Supporting the KI Dunnart Project

The KI Landscape Board have started a new project to support the recovery of the Kangaroo Island dunnart.

The endangered KI Dunnart (Sminthopsis aitkeni)
The endangered KI dunnart (Sminthopsis aitkeni)

The Kangaroo Island dunnart (Sminthopsis aitkeni) is listed in the Endangered category of the threatened species list under the Environmental Protection and Biodiversity Conservation Act 1999. It is the only species of dunnart found on Kangaroo Island and is endemic to the island. The current distribution is unknown, although since 1990, all records are from the western end of the Island within Flinders Chase National Park, Ravine des Casoars Wilderness Protection Area and remnant native vegetation on private land.

The new three-year project, supported by the KI Landscape Board through funding from the Australian Government’s Environment Restoration Fund will support the recovery of the Kangaroo Island dunnart following the 2019-20 bushfires, which burnt over 90% of their habitat on western Kangaroo Island. The project will also implement key management actions identified in the 2011 Recovery Plan and the 2019 draft Conservation Advice for the Kangaroo Island dunnart. 

Priority actions will include determining the current distribution of the Kangaroo Island dunnart, identifying immediate and long-term threats to their persistence, and implementing management actions to reduce those threats.

To determine the distribution of the remaining KI dunnart population, the project will survey remaining unburnt habitat on western Kangaroo Island, as well as burnt sites where KI dunnarts had been detected before the fire. The project will also survey in unburnt parts of the island, where KI dunnarts were recorded historically on both public and private lands. 

To survey for the presence of KI dunnarts, wildlife cameras placed facing drift line fences will be used to passively monitor wildlife as it passes by. The wildlife cameras are motion activated and infrared (near invisible to the naked eye), and take a series of images when an animal moves across the cameras field of view. Drift line fences are constructed of a 30 cm high and 30 m long section of flywire mesh, which encourages animals to move along it and in front of the camera. This has been found to be the most effective technique for detecting KI dunnarts (Hohnen et al. 2018) and has been standardised, so that survey effort is consistent all sites.  To be confident in detecting KI dunnarts are present, sites are surveyed for 50 days. The survey technique is also highly efficient at detecting other species, with data collected assisting other projects to assess biodiversity recovery after the fire.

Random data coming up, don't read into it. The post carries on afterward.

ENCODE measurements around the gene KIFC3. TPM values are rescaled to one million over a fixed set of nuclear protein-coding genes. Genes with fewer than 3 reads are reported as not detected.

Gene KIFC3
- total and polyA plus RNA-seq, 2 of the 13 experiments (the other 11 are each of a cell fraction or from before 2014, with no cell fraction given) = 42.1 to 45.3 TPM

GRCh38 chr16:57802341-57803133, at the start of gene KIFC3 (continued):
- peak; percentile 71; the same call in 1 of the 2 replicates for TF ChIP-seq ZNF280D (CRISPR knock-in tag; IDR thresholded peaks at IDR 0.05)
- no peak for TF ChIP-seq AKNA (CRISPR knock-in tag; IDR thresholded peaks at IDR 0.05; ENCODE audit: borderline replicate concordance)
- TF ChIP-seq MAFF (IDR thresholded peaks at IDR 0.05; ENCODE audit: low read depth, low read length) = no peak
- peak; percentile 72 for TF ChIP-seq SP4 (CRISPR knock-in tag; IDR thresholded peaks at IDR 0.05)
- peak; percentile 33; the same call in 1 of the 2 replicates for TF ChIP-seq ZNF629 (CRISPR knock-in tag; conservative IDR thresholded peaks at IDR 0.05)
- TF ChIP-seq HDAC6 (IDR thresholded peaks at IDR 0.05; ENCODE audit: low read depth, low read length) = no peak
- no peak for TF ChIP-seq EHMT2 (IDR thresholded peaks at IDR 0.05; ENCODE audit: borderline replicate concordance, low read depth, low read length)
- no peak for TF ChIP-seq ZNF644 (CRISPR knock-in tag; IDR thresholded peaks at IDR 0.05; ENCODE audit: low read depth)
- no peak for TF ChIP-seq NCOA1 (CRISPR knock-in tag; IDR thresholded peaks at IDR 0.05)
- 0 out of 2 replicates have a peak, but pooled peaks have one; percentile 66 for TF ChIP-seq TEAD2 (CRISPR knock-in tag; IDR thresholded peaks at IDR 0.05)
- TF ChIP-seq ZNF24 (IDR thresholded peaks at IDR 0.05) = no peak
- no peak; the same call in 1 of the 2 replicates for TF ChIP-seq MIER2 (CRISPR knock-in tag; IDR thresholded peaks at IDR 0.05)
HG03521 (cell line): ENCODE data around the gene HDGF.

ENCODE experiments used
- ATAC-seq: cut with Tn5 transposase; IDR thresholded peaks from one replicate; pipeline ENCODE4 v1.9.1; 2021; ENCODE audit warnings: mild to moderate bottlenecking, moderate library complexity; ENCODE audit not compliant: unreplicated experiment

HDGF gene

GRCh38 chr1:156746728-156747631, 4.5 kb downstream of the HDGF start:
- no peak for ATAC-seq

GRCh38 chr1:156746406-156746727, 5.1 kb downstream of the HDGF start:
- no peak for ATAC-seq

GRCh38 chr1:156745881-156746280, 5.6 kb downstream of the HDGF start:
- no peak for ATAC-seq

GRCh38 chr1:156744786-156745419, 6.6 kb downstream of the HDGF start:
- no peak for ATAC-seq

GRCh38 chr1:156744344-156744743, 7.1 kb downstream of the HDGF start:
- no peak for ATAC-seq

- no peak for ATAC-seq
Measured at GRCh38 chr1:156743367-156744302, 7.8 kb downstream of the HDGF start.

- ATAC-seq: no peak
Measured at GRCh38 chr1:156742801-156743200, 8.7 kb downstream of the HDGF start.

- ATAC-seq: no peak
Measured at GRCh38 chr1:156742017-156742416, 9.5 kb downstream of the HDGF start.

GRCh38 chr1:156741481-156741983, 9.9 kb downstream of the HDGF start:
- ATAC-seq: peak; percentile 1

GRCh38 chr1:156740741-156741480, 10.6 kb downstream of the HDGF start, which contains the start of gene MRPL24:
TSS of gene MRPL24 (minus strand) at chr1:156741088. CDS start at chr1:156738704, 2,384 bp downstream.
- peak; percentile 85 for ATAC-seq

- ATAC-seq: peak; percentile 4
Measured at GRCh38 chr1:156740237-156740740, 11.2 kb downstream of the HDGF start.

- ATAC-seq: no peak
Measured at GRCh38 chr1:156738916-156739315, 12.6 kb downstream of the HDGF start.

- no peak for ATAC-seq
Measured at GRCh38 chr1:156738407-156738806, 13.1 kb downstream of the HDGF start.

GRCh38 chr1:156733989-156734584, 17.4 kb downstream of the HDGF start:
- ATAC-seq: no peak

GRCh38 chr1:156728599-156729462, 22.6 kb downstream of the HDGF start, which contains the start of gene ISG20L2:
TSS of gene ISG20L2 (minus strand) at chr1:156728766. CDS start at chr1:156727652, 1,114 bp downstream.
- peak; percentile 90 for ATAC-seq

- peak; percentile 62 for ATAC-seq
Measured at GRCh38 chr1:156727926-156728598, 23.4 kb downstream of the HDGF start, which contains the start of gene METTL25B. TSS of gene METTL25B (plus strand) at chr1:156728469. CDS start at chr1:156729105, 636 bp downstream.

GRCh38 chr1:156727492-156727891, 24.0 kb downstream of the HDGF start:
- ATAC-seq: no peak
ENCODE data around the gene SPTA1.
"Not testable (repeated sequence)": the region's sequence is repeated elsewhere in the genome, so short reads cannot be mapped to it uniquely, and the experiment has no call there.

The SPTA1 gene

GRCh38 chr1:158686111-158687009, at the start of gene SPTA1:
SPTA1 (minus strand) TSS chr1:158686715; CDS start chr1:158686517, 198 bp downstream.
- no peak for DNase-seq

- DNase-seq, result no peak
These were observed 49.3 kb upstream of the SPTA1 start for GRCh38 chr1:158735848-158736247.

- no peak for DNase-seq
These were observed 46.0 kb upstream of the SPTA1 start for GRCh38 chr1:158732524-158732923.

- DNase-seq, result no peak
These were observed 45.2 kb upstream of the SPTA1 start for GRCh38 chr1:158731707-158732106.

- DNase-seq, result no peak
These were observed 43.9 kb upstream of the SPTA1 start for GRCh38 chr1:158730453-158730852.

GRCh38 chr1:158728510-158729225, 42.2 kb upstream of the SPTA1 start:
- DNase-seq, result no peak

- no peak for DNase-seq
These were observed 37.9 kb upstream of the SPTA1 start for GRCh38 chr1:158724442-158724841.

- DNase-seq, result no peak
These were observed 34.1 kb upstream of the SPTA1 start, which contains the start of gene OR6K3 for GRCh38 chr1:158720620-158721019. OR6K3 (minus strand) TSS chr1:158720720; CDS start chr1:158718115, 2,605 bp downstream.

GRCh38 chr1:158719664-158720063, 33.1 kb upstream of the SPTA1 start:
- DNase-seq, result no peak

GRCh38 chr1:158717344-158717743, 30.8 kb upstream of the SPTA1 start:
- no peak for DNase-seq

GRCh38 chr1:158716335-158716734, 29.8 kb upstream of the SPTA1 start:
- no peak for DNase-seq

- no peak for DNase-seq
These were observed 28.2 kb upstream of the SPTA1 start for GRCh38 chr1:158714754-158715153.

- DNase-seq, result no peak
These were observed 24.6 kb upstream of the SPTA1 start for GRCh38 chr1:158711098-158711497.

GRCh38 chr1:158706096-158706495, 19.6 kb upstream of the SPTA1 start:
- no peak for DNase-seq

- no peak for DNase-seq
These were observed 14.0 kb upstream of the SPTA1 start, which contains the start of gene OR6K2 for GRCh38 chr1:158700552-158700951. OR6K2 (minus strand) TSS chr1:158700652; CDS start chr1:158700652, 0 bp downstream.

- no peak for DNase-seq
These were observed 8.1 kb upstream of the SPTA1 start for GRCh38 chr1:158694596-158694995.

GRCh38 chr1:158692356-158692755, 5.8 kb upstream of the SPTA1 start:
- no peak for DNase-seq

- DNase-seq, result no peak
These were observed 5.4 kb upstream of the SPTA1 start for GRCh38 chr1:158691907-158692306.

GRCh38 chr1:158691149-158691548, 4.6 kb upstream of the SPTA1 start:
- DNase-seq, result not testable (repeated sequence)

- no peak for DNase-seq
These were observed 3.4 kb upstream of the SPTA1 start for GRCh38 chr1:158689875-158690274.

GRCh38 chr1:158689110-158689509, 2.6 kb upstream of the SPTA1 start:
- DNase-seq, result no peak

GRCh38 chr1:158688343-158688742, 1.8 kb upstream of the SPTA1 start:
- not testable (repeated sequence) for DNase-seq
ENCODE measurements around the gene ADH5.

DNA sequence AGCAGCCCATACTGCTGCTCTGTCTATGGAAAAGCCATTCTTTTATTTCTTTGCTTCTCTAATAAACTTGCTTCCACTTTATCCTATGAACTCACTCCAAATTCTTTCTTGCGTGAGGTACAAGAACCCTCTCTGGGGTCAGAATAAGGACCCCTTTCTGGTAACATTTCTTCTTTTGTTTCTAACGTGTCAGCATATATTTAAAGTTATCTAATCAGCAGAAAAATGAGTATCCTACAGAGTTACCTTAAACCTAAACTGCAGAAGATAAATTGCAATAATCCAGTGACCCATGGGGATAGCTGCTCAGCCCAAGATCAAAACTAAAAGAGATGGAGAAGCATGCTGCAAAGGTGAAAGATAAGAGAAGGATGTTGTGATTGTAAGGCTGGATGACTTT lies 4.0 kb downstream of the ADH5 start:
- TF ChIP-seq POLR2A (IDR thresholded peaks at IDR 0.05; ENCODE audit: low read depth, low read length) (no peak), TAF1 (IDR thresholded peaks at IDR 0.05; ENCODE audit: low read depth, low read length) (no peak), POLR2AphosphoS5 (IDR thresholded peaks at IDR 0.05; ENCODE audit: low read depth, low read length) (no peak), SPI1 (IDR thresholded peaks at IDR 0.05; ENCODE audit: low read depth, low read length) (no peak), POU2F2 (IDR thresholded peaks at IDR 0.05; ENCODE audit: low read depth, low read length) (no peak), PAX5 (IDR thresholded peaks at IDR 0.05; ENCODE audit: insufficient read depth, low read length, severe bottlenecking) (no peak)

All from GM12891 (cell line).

Drift line fences funnel wildlife in front of the motion-detecting cameras
Motion-detecting cameras on drift line fences are the most efficient method of monitoring for KI dunnarts.
Monitoring the dunnarts

Initial survey effort focused on unburnt habitat, as this was thought to be the last remaining refuge for this species post-fire and to date 56 drift line sites have been surveyed, with 24 of these in unburnt habitat. Astonishingly, KI dunnarts have not only been detected at 22 separate drift line sites, they have also been recorded at three burnt sites where they had been before the fire.  

The early success in detecting KI dunnarts and in particular the species apparent resilience to fire, is encouraging for the recovery of the species, but there are several known key threats that may have serious consequences in the short to medium term.  

Some of the dunnarts captured on camera
Some of the dunnarts captured on camera, including with a brown tree frog (Litoria ewingii) in the bottom right image.